Finally, the court holds that the jury was justified in finding both defendants guilty of negligence, because the evidence showed that they negligently disposed of hazardous chemicals in a way that contaminated the groundwater under the landowners' property, failed to properly supervise the disposal, allowed the hazardous chemicals to escape into the environment in violation of South Carolina law, and failed to warn the landowners of the contamination. The evidence does not support the claim that the landowners assumed the risk, since no evidence exists of the landowners' prior knowledge of contamination on the property.
Counsel for Plaintiffs
J. Kendall Few, John C. Few
Few & Few
850 Wade Hampton Blvd., P.O. Box 10085, Fed. Station
Greenville SC 29603
Counsel for Defendants
David L. Freeman, Bradford W. Wyche
Wyche, Burgess, Freeman & Parham
44 E. Camperdown Way, P.O. Box 728, Greenville SC 29602
GEORGE ROSS ANDERSON, Jr., District Judge
[23 ELR 20155]
GEORGE ROSS ANDERSON, Jr., District Judge.
This matter is before the Court on the renewed motions of Defendants Hoechst Celanese Corporation and William H. Groce, III for judgment as a matter of law under Rule 50(b) of the Federal Rules of Civil Procedure. For the reasons set forth below, the motions are denied.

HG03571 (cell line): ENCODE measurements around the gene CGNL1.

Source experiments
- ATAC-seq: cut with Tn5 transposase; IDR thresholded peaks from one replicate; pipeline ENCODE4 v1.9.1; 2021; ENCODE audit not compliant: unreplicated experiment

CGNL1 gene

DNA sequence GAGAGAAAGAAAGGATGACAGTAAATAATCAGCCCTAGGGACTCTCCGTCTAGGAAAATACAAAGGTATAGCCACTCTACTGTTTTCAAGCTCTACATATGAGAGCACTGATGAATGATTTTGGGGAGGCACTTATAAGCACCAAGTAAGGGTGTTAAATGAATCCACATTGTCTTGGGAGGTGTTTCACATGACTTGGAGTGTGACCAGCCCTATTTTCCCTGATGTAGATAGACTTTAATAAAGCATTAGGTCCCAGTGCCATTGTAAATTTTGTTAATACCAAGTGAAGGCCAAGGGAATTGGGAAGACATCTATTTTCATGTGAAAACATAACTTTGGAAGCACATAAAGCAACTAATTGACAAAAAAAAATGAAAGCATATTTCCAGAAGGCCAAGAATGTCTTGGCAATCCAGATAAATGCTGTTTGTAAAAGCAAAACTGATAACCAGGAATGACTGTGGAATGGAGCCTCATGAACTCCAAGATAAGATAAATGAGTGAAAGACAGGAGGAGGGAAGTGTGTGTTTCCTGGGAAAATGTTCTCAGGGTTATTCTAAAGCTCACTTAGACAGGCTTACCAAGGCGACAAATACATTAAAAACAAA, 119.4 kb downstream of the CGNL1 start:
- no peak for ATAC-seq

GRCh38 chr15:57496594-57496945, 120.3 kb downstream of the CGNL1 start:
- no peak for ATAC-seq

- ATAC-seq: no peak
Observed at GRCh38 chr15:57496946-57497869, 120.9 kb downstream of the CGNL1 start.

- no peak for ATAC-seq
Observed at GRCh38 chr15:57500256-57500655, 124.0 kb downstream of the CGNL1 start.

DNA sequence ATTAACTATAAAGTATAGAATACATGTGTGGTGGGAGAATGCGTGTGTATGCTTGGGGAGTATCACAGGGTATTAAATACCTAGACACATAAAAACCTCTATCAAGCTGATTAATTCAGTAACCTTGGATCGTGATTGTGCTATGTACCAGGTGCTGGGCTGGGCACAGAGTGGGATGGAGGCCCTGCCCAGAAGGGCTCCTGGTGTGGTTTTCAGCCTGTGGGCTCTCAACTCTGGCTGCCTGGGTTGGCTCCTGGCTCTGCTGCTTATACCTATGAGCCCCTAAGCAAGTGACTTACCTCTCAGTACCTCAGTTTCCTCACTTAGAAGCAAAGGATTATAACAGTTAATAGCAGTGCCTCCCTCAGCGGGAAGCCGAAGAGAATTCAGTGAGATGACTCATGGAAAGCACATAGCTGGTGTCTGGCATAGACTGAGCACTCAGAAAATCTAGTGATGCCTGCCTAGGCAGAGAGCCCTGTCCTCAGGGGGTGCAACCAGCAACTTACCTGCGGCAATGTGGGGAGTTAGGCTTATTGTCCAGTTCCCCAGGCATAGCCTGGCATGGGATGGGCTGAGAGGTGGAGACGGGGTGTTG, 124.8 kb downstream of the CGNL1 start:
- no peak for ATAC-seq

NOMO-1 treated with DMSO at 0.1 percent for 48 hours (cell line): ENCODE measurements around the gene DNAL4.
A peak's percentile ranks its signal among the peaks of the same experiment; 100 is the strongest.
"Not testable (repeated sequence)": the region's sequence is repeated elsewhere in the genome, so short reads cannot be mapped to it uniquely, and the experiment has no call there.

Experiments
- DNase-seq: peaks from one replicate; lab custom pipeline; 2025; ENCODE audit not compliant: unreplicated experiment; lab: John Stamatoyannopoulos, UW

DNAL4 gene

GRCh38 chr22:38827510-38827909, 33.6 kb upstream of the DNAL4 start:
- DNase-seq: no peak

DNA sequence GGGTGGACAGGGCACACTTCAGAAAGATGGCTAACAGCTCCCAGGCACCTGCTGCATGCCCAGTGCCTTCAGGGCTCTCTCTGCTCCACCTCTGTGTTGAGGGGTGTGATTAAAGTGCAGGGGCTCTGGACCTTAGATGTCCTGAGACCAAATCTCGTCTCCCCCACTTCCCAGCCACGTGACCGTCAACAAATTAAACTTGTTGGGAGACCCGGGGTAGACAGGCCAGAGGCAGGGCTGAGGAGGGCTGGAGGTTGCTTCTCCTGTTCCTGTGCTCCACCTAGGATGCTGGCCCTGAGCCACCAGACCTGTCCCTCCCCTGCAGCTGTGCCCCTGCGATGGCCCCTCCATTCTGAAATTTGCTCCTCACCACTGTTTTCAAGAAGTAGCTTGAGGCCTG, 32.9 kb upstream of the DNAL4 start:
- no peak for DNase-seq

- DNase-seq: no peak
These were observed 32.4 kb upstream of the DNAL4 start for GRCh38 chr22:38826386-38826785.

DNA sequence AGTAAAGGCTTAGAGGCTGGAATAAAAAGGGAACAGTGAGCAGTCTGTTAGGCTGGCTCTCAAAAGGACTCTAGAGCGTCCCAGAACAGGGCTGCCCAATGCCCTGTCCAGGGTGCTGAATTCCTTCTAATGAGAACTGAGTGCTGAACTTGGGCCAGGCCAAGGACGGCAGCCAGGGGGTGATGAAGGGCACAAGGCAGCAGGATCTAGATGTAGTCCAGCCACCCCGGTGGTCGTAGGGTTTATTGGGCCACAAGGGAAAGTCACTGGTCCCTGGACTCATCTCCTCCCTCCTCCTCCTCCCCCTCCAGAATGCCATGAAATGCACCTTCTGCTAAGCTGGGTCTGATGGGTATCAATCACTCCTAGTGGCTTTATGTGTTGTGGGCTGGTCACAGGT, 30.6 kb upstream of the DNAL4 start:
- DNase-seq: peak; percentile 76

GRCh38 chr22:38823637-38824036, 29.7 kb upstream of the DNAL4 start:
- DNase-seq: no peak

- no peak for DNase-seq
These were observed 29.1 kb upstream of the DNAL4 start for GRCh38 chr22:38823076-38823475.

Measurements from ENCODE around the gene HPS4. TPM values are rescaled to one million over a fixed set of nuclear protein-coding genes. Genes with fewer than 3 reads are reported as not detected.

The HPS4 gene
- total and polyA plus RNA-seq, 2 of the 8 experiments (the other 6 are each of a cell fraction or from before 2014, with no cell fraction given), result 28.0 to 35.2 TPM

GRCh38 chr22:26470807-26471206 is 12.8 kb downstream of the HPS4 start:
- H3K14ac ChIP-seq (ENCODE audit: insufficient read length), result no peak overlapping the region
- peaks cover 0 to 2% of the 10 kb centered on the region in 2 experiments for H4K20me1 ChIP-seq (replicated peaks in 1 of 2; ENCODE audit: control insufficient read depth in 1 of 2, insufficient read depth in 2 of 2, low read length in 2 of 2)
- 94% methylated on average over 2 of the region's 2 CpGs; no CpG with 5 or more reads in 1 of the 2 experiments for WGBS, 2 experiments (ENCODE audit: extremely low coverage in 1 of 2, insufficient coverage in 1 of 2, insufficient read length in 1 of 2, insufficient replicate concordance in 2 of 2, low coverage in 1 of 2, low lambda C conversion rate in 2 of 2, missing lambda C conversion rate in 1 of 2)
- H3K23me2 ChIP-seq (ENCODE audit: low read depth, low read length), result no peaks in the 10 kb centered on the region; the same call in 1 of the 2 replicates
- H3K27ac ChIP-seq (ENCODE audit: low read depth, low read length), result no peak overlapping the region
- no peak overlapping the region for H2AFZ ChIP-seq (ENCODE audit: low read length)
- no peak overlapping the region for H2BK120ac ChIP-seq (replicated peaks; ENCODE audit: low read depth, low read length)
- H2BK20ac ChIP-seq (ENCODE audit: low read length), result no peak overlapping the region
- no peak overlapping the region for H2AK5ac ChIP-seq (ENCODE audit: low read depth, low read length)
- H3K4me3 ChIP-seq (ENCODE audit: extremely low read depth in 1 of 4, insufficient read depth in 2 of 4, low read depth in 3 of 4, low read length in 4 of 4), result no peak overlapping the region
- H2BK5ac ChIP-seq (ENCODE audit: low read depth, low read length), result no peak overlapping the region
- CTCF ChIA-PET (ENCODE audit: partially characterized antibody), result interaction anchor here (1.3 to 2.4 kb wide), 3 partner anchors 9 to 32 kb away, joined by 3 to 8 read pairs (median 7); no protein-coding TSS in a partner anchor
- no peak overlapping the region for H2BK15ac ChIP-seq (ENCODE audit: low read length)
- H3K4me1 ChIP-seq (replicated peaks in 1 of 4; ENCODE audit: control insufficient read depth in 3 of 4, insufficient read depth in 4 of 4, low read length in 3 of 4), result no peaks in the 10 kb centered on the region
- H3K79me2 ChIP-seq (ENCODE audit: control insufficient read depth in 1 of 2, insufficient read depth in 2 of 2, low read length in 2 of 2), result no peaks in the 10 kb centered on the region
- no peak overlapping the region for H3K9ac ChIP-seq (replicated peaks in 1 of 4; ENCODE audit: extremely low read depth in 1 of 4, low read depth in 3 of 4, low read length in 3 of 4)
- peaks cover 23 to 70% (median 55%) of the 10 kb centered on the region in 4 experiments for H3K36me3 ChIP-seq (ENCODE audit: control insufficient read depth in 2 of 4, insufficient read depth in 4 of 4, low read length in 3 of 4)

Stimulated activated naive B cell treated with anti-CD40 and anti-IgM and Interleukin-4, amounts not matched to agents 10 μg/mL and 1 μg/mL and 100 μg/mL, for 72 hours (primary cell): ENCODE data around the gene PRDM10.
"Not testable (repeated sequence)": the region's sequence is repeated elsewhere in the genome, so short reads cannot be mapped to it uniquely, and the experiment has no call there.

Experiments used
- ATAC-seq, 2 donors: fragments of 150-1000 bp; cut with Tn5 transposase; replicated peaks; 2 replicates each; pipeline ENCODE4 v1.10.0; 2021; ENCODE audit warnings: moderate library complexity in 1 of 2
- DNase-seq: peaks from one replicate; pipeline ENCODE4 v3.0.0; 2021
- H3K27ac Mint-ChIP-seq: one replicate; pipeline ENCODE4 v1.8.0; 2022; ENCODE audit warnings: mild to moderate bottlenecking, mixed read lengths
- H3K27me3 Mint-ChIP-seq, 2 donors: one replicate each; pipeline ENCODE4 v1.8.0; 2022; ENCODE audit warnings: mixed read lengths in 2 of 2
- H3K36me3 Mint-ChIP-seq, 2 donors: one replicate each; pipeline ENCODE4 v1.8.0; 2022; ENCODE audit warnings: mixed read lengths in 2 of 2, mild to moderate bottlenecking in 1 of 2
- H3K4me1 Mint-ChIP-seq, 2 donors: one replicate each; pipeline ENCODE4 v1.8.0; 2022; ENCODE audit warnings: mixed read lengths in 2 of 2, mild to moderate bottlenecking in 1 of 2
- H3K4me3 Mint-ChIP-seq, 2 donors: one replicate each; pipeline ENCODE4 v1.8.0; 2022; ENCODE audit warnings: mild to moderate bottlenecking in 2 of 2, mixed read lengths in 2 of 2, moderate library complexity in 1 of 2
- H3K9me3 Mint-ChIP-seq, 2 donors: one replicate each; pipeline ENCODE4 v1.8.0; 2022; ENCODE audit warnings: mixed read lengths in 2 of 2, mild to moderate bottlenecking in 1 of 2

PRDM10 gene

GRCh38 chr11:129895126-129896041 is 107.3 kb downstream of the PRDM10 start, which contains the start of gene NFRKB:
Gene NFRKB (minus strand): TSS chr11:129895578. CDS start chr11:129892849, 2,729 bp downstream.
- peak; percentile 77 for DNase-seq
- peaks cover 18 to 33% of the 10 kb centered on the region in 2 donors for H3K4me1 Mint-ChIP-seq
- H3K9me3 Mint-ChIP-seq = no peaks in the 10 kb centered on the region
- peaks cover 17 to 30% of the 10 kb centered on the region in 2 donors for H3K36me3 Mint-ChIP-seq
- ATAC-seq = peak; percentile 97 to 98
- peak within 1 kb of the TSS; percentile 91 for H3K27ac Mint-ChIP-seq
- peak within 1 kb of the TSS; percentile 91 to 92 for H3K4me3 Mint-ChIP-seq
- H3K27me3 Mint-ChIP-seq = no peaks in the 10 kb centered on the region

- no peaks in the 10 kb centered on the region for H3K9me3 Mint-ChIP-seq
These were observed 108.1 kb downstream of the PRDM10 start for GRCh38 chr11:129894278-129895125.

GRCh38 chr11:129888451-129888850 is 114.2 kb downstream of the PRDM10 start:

I. Factual Summary
Mr. Groce worked at the Hoechst Celanese plant near Greer as a chemist for seven years until approximately 1974. In 1971, he opened a chemical reclamation facility on a two acre tract of land directly across the road from the Hoechst Celanese plant. Mr. Groce accepted chemical waste from numerous industries in the area including Hoechst Celanese's Fiber Industries, Hystron, and Greer plants. There was testimony and evidence that shipments from those three Hoechst Celanese plants contained carbon tetrachloride, trichloroethylene, and other chemicals. At least one of those shipments consisted of 350 barrels of hazardous chemicals that had been stored for some time at the Hoechst Celanese Greer plant. Mr. Groce testified that he saw some of those barrels rusting and leaking chemicals while he worked at Hoechst Celanese. During the course of the operation of Mr. Groce's facility, hazardous chemicals including carbon tetrachloride, trichloroethylene, and others were spilled onto the ground. That facility was closed in 1976 when the property was sold to Hoechst Celanese. Shortly after Hoechst Celanese purchased the property, all structures and materials were removed and the property was paved over as a parking lot for Hoechst Celanese employees. The chemicals spilled at the Groce site have contaminated the groundwater beneath the Hoechst Celanese parking lot and that contamination has migrated onto the property now owned by Plaintiffs.